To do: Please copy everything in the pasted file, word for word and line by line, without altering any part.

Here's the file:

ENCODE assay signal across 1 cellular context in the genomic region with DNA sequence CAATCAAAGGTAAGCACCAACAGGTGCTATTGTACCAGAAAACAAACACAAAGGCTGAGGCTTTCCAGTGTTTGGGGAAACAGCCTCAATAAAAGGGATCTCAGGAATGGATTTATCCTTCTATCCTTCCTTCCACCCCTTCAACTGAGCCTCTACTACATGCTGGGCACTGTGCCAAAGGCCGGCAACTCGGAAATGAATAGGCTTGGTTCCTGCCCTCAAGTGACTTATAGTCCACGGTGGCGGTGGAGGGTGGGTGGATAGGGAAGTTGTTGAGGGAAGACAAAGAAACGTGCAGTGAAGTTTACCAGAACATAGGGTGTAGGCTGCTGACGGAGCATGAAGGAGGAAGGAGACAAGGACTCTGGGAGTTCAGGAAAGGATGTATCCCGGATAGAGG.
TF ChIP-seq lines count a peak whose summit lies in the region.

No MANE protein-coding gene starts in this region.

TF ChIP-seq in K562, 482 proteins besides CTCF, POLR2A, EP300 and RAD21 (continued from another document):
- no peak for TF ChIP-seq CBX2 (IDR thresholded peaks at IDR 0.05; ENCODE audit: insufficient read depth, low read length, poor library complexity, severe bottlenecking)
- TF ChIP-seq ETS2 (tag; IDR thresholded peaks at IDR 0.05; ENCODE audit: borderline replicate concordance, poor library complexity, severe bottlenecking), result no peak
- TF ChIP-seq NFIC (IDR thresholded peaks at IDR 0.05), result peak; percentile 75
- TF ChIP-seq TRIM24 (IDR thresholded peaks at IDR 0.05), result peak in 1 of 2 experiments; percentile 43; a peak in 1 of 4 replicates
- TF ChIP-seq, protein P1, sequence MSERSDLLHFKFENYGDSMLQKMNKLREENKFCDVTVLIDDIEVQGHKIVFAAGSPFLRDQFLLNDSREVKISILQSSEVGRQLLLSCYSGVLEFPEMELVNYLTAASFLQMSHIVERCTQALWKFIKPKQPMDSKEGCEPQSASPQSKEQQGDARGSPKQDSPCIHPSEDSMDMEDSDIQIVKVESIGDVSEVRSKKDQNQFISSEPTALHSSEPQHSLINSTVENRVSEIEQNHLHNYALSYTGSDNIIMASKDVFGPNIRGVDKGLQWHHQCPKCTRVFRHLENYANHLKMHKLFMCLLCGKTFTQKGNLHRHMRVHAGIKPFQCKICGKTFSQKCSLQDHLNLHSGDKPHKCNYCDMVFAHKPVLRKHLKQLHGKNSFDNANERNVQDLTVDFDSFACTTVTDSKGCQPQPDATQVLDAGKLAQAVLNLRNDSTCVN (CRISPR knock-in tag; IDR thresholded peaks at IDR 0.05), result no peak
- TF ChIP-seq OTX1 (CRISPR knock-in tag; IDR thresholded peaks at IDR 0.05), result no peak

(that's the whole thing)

ENCODE assay signal across 1 cellular context in the genomic region with DNA sequence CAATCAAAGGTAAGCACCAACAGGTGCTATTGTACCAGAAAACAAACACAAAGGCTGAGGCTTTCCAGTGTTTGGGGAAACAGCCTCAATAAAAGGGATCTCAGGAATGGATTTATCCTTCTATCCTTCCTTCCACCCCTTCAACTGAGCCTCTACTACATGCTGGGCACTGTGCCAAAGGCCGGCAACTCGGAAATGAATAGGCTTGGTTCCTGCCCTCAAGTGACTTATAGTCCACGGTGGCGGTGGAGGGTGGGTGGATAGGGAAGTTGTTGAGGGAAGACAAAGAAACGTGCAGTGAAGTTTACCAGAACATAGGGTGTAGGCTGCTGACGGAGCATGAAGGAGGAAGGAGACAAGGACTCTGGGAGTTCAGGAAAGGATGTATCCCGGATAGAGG.
TF ChIP-seq lines count a peak whose summit lies in the region.

No MANE protein-coding gene starts in this region.

TF ChIP-seq in K562, 482 proteins besides CTCF, POLR2A, EP300 and RAD21 (continued from another document):
- no peak for TF ChIP-seq CBX2 (IDR thresholded peaks at IDR 0.05; ENCODE audit: insufficient read depth, low read length, poor library complexity, severe bottlenecking)
- TF ChIP-seq ETS2 (tag; IDR thresholded peaks at IDR 0.05; ENCODE audit: borderline replicate concordance, poor library complexity, severe bottlenecking), result no peak
- TF ChIP-seq NFIC (IDR thresholded peaks at IDR 0.05), result peak; percentile 75
- TF ChIP-seq TRIM24 (IDR thresholded peaks at IDR 0.05), result peak in 1 of 2 experiments; percentile 43; a peak in 1 of 4 replicates
- TF ChIP-seq, protein P1, sequence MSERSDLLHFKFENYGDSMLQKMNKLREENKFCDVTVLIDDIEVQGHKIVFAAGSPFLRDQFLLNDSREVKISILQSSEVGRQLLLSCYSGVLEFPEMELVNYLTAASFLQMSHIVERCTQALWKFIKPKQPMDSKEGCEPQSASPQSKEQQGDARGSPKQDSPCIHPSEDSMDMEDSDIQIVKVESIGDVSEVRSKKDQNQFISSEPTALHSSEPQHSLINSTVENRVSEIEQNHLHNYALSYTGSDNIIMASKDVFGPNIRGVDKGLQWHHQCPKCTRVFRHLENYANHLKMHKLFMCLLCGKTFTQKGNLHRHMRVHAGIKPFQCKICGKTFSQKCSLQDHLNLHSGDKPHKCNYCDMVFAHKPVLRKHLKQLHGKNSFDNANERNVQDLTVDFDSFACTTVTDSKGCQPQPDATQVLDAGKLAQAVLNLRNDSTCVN (CRISPR knock-in tag; IDR thresholded peaks at IDR 0.05), result no peak
- TF ChIP-seq OTX1 (CRISPR knock-in tag; IDR thresholded peaks at IDR 0.05), result no peak